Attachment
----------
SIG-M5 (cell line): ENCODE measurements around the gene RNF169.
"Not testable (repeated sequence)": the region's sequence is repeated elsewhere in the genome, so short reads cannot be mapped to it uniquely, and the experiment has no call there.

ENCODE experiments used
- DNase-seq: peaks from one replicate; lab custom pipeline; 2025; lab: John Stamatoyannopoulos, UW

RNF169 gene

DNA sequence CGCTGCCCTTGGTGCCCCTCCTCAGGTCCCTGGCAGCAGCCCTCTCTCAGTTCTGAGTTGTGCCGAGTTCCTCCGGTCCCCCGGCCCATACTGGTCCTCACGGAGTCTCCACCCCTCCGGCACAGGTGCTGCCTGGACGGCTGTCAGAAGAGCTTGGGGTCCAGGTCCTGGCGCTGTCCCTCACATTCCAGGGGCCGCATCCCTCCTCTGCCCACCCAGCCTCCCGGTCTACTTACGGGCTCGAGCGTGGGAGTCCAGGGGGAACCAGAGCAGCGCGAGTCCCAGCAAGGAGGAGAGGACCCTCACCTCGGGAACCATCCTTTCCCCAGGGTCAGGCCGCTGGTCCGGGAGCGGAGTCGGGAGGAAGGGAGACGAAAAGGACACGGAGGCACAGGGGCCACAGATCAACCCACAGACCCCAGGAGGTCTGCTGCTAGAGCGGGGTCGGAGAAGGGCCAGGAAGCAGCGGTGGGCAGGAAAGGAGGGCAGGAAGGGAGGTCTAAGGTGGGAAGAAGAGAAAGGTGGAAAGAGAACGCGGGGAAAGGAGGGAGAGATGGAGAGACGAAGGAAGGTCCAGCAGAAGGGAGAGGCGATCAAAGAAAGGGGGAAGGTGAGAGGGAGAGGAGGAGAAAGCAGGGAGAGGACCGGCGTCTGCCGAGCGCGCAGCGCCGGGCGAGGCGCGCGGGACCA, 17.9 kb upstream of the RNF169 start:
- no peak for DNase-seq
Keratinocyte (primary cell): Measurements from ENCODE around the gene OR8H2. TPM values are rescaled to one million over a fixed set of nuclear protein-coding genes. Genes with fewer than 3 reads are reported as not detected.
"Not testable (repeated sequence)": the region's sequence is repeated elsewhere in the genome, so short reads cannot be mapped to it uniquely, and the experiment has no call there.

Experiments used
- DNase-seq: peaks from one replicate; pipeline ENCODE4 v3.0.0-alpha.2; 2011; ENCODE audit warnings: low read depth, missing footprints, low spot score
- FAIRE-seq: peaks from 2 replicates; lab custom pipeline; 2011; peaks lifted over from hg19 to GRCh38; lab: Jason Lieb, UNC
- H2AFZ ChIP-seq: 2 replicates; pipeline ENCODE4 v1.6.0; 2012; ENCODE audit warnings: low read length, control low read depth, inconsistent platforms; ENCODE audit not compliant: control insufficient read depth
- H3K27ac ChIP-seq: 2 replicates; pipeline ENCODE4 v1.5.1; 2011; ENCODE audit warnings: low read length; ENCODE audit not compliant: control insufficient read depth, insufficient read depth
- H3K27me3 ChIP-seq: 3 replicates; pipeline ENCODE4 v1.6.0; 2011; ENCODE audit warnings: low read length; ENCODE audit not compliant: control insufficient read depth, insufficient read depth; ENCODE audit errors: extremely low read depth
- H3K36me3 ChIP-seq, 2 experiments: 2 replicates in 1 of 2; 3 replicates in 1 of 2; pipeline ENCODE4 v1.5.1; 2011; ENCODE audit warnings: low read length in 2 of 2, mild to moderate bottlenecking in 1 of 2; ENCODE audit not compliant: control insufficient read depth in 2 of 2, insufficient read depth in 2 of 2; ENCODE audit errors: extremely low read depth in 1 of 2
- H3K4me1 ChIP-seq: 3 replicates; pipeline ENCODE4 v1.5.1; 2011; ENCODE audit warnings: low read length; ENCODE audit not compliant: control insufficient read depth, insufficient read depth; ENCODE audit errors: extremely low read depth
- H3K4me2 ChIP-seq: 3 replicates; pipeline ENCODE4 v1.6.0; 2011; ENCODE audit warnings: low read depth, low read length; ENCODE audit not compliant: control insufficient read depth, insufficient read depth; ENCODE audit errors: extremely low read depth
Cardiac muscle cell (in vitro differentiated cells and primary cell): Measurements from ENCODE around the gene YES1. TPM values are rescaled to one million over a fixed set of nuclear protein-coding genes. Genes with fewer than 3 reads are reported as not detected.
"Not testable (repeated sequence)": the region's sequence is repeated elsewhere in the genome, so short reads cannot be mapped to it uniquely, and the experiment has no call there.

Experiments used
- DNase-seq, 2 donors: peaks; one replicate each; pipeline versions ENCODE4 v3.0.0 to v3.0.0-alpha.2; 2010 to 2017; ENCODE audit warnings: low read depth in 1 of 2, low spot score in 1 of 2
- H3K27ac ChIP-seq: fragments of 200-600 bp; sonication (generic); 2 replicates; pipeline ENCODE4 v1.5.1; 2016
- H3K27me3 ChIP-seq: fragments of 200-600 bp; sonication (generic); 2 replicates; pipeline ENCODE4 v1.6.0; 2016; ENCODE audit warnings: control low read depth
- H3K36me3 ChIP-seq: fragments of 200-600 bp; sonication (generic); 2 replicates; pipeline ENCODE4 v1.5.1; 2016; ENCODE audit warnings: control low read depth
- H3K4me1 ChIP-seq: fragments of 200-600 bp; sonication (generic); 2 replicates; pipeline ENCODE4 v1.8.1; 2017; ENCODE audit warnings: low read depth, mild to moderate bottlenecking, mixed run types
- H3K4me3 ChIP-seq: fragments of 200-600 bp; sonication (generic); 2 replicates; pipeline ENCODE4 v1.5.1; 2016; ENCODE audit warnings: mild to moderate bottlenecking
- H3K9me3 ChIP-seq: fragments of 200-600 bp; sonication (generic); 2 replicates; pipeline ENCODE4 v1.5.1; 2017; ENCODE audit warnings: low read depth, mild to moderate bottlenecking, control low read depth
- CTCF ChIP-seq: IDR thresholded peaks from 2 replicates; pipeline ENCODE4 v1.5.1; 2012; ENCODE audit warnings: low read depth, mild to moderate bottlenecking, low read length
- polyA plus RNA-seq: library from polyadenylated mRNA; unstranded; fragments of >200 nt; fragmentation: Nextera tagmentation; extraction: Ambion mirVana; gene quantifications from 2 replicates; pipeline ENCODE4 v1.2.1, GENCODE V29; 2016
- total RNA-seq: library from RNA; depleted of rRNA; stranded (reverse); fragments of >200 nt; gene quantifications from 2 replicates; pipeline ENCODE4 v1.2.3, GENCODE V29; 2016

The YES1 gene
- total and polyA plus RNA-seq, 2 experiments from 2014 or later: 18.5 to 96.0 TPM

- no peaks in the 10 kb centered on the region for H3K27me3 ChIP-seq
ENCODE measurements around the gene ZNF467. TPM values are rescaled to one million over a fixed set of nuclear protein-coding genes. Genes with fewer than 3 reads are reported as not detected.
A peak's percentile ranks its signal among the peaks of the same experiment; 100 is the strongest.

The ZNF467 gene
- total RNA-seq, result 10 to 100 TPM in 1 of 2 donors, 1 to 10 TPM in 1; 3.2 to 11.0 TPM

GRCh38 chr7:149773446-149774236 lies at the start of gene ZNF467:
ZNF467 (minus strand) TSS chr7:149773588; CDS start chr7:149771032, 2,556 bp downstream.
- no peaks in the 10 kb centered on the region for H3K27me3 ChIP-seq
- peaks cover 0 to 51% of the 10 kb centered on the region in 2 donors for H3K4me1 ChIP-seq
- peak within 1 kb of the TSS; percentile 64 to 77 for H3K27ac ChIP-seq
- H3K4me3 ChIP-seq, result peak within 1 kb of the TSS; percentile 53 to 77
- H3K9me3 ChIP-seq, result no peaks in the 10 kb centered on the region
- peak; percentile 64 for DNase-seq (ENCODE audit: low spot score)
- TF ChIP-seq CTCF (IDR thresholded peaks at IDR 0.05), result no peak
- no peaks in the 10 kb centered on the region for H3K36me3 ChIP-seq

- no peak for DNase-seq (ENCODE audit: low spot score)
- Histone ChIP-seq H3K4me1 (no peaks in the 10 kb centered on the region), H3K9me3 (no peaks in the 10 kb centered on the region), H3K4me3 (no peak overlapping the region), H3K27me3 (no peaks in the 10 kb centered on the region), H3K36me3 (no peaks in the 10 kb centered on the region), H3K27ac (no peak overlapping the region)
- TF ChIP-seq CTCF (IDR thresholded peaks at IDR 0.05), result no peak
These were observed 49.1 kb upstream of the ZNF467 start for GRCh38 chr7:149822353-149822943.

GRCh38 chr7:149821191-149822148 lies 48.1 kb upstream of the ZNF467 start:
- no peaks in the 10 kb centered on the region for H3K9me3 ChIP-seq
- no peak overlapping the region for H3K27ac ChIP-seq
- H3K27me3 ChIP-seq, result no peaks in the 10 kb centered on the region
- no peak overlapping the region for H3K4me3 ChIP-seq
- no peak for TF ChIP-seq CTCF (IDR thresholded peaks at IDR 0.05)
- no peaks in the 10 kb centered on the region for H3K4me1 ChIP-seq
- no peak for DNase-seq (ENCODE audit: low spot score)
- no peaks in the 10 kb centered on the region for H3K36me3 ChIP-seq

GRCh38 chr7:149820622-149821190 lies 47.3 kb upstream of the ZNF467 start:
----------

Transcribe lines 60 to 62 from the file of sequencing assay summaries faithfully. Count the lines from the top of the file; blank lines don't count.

- no peak for DNase-seq (ENCODE audit: low spot score)
- no peaks in the 10 kb centered on the region for H3K36me3 ChIP-seq

GRCh38 chr7:149820622-149821190 lies 47.3 kb upstream of the ZNF467 start: